Dick Harmon: National spotlight shines on Shawn Bradley's life after the NBA

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  • Mkithpen Sandy, UT
    June 4, 2014 4:22 p.m.


  • Mormon Ute Kaysville, UT
    June 2, 2014 1:16 p.m.

    What a man Shawn Bradley is?! I watched the 30 for 30 special and I am impressed by his character and that he managed to keep perspective while surviving in the NBA.

  • Flashback Kearns, UT
    June 2, 2014 8:49 a.m.

    Shawn is a good guy. I had to tell him to back up from the fence at Murray Liberty a couple of years ago. He was standing there and leaning on a 6 foot tall fence watching one of his boys play. I didn't want him to get hit in the face with a foul ball. I saw him later that summer at Italian Village. My wife laughed because she'd never seen me look up to talk to someone like I had to look up at Shawn.

  • I Choose Freedom Atlanta, GA
    June 1, 2014 6:54 p.m.

    NBA? Is that league still around? Are people still paying money to watch that trash? I haven't watched a single game since John Stockton retired. And if I am ever that desperate for something to do I'll take a nap. At least something good will come from it.

    Shawn Bradley was a great guy. I admire him for the quality person that he was and still is. How many other NBA players, former or current, can you say that about? Just a few. Very, very few.

  • Vernal Mom Vernal, UT
    June 1, 2014 6:14 p.m.

    Thank you Mr. Harmon, for this nice article. We need more like it. Our family has followed Shawn Bradley since his high school days at Emery. We enjoyed watching our basketball players trying to find creative ways to guard him, but it was next to impossible.
    Thank you for your outstanding example to my sons who have watched you since they were boys. I appreciate that you have put your family first in your life. After all, basketball is just a game.

  • liberal larry salt lake City, utah
    June 1, 2014 5:13 p.m.

    Remember when Greg Oostertag gave a kidney to his sister?

    Sometimes we confuse athletic prowess with moral character.

  • BU52 Provo, ut
    June 1, 2014 3:37 p.m.

    I think if he had come back from his mission played a year or two at BYU to get back his skills before jumping to the NBA you would have seen him "change the game" or at least be a dominant player, But who of us would give up the millions offered?

  • TRUTH Salt Lake City, UT
    June 1, 2014 2:19 p.m.

    Who watches the nba these days......it's horrible! The players are all tatted up and look like convicts......good for Bradley, he made a crap load of money and gave it his best and stayed true to his wife and family....HES AN MVP IN MY BOOK!

  • rlsintx Plano, TX
    June 1, 2014 12:24 p.m.

    He lived in my stake in Allen TX. Class act, all the way around.

  • eastcoastcoug Danbury, CT
    June 1, 2014 10:09 a.m.

    It's great to see stories of those who are not ruined by fame and fortune, but rather use it to try to better the world. Shawn's a fairly humble guy too from what I hear.

  • jim l West Jordan, UT
    June 1, 2014 9:32 a.m.

    He is so different from most nba players. Proud and happy for him.

  • gittalopctbi Glendale, AZ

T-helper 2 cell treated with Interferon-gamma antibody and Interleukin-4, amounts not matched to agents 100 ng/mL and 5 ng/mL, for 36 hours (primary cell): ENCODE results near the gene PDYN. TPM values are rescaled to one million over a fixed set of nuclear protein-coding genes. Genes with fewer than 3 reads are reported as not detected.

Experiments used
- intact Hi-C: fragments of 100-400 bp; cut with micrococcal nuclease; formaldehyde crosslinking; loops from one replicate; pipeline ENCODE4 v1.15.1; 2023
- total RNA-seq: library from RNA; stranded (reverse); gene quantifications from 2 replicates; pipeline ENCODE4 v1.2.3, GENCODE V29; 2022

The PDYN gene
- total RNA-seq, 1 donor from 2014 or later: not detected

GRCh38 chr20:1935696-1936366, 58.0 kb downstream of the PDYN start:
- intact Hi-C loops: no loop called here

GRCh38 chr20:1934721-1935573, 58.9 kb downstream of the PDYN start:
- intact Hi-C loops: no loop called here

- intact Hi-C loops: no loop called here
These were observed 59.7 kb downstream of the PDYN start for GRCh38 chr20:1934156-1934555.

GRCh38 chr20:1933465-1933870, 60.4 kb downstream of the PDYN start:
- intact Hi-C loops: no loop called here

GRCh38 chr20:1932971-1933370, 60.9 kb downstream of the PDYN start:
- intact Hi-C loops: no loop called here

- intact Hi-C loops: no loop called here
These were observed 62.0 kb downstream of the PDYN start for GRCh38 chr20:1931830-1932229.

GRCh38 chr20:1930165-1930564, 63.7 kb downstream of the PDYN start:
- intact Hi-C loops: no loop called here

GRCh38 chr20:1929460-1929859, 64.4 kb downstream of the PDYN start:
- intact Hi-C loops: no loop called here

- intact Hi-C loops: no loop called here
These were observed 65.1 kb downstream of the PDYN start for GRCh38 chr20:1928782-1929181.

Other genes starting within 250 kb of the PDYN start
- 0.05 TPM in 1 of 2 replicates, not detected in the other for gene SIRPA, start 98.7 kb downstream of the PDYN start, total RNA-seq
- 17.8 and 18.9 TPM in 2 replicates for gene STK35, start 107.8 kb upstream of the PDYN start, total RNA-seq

June 1, 2014 7:56 a.m.

    I agree with @Wiscougarfan. I applaud Bradley LOUDLY!!! He is a rare athlete, a rare professional athlete. It is a sad commentary in society where "pro athlete" and "good example" is an oxymoron. The good guys, especially it seems when they are religious, are vilified when the immoral and even criminal not only get a pass, they are held up and worshiped. The only people that should and eventually will be embarrassed and ashamed with be those who ridiculed Shawn Bradley who is a professional Mormon, a professional Husband, a professional Dad. A truly happy life his former pro colleagues, I'm sure, envy.

  • woodysworld Sandy, UT
    June 1, 2014 7:47 a.m.

    AMEN :)

    May 31, 2014 10:28 p.m.

    Our family treasures a picture of our grandchildren in Cincinnati having their picture taken with Brother Bradley after a fireside at which he spoke. Not a whole lot of guys from the NBA would be respected by LDS teens and their parents. He's the real deal.

  • BrentBot Salt Lake City, UT
    May 31, 2014 10:00 p.m.

    He should be a role model for other NBA players, by emphasizing his family and church.

  • Wiscougarfan River Falls, WI
    May 31, 2014 7:52 p.m.

    Nice follow-up to the article posted last week about Bradley. It's been a while so I forgot what a big deal it was when Bradley went straight from his mission to the NBA. It's incredible that he 1) went on a mission at all, and 2) was drafted #2 after not having played for two years. He has represented himself and his faith well. I also feel that Jabari Parker has likewise represented himself and his faith well, even though his decision to go on a mission was different. It's great to have these kinds of positive role models that pursue their dreams without compromising their standards and integrity.

  • DanB Portland, OR
    May 31, 2014 6:11 p.m.

    Dan Patrick was talking about Bradley on his show last week. He pointed out something that I think most people don't consider. In order to be "posterized" a player has to be trying to block the dunk of an opponent. As Patrick said, in order to be "posterized" one has to be playing defense, which most of the players in the NBA don't. Patrick said that he admired that about Bradley's game, at least he was trying to play defense.